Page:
A portal for the analysis of water


Regular monitoring: The quality of drinking water is regularly checked by the waterworks, and recently artificial intelligence has been helping to evaluate the information. Photo: Anderson Rian Klwak/Unsplash

Clean water is essential for life. That makes it all the more important to find out what is in the water. After all, industry is always experimenting with new chemicals, agriculture with fertilisers and pesticides, and even nature regularly produces new germs or bio substances. But how to track down the unknown? This is the question addressed by the K2I project funded by the Federal Ministry of Education and Research (BMBF) (funding code 02WDG1593 A-D), which involves the Leibniz Supercomputing Centre (LRZ), the Water Technology Centre (TZW), the Landeswasserversorgung  Langenau (LW) and the Technical University of Munich (TUM); laboratories of other water suppliers are involved as associated partners. The goal of K2I is a portal with databases in which laboratories and waterworks can store analysis data on water quality: "We are working together on a cloud solution in which water data is recorded in a standardised way and evaluated using artificial intelligence methods," Viktoria Pauw, a member of the LRZ research team, specifies the project. "We are also developing workflows and analytics algorithms for this."

Collective and artificial intelligence

Utilities need to know what is in the water and how to treat it: "In order to set limits and determine water quality, laboratories use target analyses to examine water samples and determine the levels of known substances such as calcium, pesticides, medicines or pathogens," explains Uwe Müller, a PhD in engineering and chemistry, from the TZW, an institution of the Deutsche Verein des Gas- und Wasserfachs (DVGW). "But the challenge is the non-target screenings, so you detect the unknown or not expected ingredients in the water." Non-target screenings (NTS), searches without a defined target, are considered the supreme discipline of environmental analytics, for which liquid chromatographs are usually coupled to high-resolution mass spectrometers. Both devices measure the molecular weights of contents and thus enable the determination of individual substances. But this method is not only expensive and time-consuming, which is why it is rarely used. It also produces data volumes of up to 300 megabytes and more per control and substance - such volumes can hardly be analysed in detail by individual laboratories. "It works better collectively," says Tobias Bader, a chemist with a doctorate from the National Water Supply in Langenau. "Until now, it was hardly possible to reconcile all the interests of the water industry; the waterworks usually find it difficult to share their analysis data. Gradually, however, a process of re-thinking is starting, because together we can achieve more."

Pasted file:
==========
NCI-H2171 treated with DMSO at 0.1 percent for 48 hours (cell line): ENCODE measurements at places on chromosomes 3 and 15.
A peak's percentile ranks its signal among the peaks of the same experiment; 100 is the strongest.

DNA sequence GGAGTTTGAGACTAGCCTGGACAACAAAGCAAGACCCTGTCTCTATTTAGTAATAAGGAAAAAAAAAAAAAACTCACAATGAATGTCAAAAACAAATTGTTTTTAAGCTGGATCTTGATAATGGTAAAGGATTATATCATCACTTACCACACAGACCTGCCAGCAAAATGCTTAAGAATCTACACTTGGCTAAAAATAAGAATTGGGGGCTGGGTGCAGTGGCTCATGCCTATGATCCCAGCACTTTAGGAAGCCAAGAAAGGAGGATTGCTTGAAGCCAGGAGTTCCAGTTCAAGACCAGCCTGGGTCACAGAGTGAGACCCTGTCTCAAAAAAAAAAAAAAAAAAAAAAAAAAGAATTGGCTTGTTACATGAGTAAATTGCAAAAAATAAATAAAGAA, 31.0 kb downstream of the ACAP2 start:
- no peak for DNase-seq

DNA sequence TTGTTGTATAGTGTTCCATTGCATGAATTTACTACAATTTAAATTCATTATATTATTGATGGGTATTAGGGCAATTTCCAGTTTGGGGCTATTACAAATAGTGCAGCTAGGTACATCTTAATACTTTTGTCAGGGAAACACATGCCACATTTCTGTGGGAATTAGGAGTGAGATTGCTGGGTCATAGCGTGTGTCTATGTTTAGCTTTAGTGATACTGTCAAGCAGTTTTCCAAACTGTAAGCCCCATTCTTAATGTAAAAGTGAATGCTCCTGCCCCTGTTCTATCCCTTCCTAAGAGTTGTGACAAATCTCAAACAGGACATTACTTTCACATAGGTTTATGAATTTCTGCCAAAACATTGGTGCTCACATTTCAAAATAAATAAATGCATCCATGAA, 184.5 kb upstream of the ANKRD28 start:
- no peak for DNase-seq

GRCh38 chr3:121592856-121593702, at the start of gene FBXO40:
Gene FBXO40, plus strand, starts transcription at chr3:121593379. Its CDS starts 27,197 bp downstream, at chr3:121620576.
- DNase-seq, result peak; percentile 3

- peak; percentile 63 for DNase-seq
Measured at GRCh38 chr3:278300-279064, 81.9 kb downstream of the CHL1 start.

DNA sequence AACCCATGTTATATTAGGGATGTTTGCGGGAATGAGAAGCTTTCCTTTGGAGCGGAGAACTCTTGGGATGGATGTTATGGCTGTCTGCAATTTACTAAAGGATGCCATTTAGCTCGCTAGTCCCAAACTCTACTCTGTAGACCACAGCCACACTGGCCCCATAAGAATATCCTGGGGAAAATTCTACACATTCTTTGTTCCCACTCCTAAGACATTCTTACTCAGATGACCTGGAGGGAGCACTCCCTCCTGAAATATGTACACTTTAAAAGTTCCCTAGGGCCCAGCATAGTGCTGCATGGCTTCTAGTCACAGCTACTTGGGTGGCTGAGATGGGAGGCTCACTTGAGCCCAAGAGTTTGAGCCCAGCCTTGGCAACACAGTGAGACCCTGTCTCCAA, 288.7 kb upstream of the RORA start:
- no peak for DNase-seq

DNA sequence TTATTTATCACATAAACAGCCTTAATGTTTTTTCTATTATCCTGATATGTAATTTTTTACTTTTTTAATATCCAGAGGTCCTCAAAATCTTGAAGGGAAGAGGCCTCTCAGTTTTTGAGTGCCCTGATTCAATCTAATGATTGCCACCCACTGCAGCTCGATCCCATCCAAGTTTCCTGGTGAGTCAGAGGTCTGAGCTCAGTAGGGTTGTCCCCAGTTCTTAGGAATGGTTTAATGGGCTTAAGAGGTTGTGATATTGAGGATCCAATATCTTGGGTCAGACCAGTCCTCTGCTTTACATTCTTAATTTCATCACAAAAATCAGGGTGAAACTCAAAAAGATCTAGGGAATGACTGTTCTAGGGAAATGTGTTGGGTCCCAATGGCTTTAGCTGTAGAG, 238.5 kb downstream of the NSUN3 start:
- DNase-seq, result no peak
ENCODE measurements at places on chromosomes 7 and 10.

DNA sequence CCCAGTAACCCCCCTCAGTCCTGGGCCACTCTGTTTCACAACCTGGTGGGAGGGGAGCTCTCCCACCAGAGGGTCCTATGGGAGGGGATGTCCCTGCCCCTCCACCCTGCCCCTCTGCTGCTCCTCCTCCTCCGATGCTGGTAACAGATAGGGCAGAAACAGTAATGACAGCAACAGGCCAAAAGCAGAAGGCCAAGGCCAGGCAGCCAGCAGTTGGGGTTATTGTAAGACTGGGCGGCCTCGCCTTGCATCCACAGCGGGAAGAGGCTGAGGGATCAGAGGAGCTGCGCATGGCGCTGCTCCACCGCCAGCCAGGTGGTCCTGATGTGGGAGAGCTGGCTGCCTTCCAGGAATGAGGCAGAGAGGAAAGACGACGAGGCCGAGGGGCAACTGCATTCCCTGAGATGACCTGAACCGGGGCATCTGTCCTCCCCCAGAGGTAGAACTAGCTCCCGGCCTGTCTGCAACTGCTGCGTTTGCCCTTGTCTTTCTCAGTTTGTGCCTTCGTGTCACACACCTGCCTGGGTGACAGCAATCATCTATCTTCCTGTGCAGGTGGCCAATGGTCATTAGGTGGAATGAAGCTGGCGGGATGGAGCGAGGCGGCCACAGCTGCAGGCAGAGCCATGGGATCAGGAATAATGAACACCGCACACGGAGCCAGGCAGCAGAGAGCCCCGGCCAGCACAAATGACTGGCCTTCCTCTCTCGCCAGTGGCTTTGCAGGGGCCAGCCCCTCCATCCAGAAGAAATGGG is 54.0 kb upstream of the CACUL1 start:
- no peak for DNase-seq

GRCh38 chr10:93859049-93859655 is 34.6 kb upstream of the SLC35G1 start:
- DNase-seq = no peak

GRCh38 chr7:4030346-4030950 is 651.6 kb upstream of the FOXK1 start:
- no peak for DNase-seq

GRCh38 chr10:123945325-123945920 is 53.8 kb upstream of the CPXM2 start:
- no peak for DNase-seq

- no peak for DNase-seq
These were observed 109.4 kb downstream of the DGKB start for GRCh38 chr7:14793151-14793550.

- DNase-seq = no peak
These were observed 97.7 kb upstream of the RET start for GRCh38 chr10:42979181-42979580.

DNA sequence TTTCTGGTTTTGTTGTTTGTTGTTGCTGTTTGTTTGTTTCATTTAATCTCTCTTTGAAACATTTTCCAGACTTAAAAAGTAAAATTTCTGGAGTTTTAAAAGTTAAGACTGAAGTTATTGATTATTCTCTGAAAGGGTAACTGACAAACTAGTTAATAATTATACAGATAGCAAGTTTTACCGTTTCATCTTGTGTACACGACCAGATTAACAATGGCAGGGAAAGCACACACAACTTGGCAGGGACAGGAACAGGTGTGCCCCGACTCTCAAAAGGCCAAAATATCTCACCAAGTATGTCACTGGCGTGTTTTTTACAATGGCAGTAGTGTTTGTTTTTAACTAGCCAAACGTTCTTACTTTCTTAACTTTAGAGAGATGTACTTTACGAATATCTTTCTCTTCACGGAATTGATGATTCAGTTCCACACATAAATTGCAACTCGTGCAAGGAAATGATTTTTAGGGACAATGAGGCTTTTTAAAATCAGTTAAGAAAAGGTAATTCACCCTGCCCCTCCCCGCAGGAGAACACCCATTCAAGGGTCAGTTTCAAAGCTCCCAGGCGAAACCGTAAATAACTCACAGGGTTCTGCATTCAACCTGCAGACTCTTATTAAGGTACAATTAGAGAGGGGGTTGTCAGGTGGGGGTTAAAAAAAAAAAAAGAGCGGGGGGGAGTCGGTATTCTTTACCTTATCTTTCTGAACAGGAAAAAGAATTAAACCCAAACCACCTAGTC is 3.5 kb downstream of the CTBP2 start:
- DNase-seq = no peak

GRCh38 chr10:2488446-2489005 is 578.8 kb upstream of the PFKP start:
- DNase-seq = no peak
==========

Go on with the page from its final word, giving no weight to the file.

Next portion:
The planned portal will therefore collect sample data from different laboratories and water utilities to get enough analysis results from target and non-target screenings so that artificially intelligent (AI) systems can search for known patterns or anomalies in them. "We discover similarities and differences in water quality more easily this way," Müller says. The search for unknown patterns could also be accelerated, and the sources of harmful substances could be pinpointed more quickly. It is not for nothing that the project name K2I stands for "Artificial and collective intelligence in trace substance tracking in surface water": "Together we can either focus on important substances in the evaluations or better assess the relevance of new patterns or trace substances," says Bader. "If a certain pattern also appears in the screenings of other laboratories and waterworks, a substance is widespread. If I only find it in my own dataset, we have targeted samples taken and search for the regional source."

Process and standardise data

The K2I teams have been working on their tasks for a good year. Especially the handling of the data required a lot of experience and ideas in the beginning: "We had few samples, non-target screenings are expensive, we carry out about 100 per year. But there would have to be at least a 1000 to train an artificial intelligence and obtain results," Bader reports. "We therefore asked for datas from other institutes." The Federal Institute of Hydrology (BfG) contributed analytical data, as did the Bavarian Landesamt für Umwelt and the North Rhine-Westphalian Landesamt für Natur Umwelt und Verbraucherschutz. However, because laboratories work with their own equipment and methods, the information and measured values must be harmonised, standardised and also documented. Uniform workflows and storage processes are now helping to standardise the data, but so is the software from Envibee, a start-up from Zurich and also a project partner: "If we succeed in making the data formats comparable, that's a big leap forward," explains Pauw. Then artificial neuronal networks could be trained to recognise patterns and assign substances.

The first databases are already filling up with results from samples and screenings. Algorithms for smart water analysis are also already being experimented with. "In the first year, we worked more conceptually, but now we're really getting into practice," says chemist Bader happily. "The processing of the data is running stably on the servers, we are continuously receiving new data, I am confident that we will have developed technology and workflows for the water portal by next year." An even bigger goal is already being targeted: a water portal for the whole of Germany. Other comparable research projects are underway in the country to analyse water with artificial intelligence. If their results and technologies are brought together, a supra-regional testing and warning system can be created - and a treasure trove of data that is also likely to inspire researchers. (vs)